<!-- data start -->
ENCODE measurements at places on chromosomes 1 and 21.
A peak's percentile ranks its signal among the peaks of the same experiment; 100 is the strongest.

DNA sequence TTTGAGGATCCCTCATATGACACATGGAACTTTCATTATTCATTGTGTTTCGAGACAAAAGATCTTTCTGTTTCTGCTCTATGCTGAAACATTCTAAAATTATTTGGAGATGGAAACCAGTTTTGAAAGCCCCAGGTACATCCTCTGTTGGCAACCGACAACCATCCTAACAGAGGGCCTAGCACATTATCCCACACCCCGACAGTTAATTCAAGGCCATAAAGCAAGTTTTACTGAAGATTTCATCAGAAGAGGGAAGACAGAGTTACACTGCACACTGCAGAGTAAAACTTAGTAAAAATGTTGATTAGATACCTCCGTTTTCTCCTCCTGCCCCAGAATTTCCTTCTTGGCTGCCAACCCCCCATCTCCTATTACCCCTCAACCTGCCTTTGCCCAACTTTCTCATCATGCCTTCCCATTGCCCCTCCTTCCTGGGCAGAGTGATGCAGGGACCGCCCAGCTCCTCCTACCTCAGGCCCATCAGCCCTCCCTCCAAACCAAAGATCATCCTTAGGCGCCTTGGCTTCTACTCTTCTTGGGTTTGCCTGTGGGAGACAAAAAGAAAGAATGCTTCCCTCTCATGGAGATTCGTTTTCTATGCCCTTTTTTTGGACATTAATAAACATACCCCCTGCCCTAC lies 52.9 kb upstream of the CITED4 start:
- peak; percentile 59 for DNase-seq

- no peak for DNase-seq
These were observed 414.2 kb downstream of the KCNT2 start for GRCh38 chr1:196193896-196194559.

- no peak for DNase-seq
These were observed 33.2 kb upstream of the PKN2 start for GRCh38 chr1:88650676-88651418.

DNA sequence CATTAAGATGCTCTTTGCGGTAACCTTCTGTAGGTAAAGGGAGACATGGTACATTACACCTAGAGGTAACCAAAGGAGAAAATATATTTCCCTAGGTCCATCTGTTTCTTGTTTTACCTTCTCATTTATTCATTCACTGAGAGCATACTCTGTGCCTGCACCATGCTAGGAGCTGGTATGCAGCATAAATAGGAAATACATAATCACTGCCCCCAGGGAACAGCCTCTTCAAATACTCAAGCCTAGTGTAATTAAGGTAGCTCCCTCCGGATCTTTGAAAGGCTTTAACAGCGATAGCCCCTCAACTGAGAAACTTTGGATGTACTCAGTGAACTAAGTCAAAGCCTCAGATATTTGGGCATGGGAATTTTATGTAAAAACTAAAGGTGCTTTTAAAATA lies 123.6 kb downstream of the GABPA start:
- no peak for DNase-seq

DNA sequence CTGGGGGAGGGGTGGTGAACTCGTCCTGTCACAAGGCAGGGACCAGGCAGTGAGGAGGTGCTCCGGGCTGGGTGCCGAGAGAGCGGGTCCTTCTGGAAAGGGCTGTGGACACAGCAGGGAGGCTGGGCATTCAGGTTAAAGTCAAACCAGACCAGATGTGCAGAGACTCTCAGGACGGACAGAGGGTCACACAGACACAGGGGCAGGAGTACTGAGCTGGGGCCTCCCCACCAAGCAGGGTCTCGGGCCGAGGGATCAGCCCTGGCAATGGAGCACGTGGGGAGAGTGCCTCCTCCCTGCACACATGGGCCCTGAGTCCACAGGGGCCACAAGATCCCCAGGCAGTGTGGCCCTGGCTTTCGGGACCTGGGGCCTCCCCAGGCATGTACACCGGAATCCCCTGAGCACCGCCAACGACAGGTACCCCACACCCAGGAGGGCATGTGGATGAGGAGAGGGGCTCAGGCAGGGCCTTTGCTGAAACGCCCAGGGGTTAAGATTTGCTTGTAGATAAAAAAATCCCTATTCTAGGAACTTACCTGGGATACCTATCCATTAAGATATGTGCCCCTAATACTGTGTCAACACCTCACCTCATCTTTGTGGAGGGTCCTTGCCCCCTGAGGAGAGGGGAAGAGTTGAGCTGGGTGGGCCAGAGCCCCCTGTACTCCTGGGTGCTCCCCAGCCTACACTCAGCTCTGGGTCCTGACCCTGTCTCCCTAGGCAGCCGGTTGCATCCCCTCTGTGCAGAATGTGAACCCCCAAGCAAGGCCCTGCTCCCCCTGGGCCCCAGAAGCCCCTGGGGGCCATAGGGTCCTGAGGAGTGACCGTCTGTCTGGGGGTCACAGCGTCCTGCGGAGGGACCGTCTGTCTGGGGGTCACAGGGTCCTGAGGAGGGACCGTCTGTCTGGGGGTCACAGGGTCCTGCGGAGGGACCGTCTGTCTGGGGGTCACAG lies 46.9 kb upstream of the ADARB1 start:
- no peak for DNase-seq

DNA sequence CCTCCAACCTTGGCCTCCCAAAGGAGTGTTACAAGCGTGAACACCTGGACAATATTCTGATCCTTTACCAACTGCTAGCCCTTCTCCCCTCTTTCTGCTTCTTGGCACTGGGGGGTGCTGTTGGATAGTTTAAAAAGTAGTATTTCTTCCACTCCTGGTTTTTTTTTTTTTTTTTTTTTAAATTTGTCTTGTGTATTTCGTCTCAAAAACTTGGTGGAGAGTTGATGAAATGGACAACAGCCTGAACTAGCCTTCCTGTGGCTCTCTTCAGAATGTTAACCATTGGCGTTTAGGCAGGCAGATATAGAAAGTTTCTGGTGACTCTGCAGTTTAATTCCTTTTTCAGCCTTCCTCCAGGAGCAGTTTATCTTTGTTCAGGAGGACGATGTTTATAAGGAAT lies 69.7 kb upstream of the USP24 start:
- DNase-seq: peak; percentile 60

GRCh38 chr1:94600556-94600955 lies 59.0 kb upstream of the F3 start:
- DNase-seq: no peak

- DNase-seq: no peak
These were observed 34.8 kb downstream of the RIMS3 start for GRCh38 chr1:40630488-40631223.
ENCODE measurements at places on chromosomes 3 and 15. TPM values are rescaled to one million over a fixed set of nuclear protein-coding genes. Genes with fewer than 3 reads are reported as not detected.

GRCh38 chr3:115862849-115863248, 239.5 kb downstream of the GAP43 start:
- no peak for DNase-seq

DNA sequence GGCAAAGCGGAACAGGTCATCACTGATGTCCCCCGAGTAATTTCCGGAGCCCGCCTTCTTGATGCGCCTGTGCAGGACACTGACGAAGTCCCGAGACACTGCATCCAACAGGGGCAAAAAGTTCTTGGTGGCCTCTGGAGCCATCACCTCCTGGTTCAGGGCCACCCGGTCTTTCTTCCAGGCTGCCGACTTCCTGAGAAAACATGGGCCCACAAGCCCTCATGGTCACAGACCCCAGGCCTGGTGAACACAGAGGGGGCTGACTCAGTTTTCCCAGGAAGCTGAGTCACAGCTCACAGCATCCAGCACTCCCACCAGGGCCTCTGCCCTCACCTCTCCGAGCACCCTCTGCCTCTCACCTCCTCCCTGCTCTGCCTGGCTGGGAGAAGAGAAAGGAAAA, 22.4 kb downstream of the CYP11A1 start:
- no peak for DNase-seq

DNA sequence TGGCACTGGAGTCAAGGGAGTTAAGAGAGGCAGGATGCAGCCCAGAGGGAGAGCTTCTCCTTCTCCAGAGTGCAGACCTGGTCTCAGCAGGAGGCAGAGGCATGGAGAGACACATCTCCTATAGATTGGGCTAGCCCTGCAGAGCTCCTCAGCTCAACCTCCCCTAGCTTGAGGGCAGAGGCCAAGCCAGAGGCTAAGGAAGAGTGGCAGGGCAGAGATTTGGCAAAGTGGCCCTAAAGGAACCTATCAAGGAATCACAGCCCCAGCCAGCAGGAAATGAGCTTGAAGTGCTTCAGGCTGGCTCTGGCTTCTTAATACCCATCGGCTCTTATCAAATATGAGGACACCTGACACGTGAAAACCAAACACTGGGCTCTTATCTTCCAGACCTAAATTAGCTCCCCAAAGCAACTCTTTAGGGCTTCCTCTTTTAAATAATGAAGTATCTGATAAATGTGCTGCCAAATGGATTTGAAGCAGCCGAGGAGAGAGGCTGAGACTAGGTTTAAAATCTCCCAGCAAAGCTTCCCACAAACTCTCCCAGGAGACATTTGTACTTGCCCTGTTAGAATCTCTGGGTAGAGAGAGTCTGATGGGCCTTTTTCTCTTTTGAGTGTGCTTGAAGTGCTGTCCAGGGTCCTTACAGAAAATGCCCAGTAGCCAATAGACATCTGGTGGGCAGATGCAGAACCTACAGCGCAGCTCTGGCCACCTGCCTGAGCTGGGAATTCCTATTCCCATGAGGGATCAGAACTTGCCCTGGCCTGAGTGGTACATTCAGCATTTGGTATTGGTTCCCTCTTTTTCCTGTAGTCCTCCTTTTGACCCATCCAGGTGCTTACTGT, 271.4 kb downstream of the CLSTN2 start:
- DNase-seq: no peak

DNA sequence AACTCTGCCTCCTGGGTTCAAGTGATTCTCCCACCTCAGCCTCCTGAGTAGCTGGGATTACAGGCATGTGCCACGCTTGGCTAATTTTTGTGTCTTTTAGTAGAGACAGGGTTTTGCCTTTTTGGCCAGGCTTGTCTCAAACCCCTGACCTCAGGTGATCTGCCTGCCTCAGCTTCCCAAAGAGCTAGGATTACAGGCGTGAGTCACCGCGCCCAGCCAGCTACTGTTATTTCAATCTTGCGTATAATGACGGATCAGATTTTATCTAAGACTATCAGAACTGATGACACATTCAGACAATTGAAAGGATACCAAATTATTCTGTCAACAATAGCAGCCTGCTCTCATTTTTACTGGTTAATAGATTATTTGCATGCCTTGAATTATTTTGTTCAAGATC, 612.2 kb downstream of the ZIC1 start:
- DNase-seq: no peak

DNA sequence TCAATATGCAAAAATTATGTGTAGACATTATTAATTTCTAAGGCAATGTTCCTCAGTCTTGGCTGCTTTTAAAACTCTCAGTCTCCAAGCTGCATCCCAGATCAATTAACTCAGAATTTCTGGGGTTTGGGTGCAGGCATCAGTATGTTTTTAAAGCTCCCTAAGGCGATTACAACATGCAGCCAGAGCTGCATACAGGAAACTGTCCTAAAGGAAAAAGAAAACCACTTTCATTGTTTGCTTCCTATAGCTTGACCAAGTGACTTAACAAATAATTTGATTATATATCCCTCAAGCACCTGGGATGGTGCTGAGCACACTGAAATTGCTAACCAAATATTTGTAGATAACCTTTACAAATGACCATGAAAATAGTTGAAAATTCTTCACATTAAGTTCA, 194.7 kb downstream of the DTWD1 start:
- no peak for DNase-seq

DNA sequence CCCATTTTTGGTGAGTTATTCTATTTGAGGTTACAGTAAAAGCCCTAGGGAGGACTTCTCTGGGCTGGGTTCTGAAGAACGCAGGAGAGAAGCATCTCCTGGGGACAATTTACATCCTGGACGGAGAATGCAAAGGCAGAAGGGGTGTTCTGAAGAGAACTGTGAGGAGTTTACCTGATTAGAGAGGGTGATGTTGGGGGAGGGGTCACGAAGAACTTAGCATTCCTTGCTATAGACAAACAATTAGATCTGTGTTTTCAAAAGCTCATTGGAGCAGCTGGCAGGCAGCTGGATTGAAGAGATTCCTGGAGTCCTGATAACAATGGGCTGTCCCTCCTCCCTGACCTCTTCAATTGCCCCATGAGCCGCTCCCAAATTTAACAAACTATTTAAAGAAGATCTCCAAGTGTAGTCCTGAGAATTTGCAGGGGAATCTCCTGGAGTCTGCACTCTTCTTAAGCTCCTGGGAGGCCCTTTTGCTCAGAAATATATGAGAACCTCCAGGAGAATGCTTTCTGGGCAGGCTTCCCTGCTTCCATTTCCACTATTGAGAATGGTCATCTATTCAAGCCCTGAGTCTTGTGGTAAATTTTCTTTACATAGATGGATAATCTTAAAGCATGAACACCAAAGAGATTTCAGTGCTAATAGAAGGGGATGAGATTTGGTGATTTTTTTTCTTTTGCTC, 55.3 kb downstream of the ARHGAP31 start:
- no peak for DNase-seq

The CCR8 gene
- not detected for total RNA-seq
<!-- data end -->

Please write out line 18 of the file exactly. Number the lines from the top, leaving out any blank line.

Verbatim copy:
These were observed 34.8 kb downstream of the RIMS3 start for GRCh38 chr1:40630488-40631223.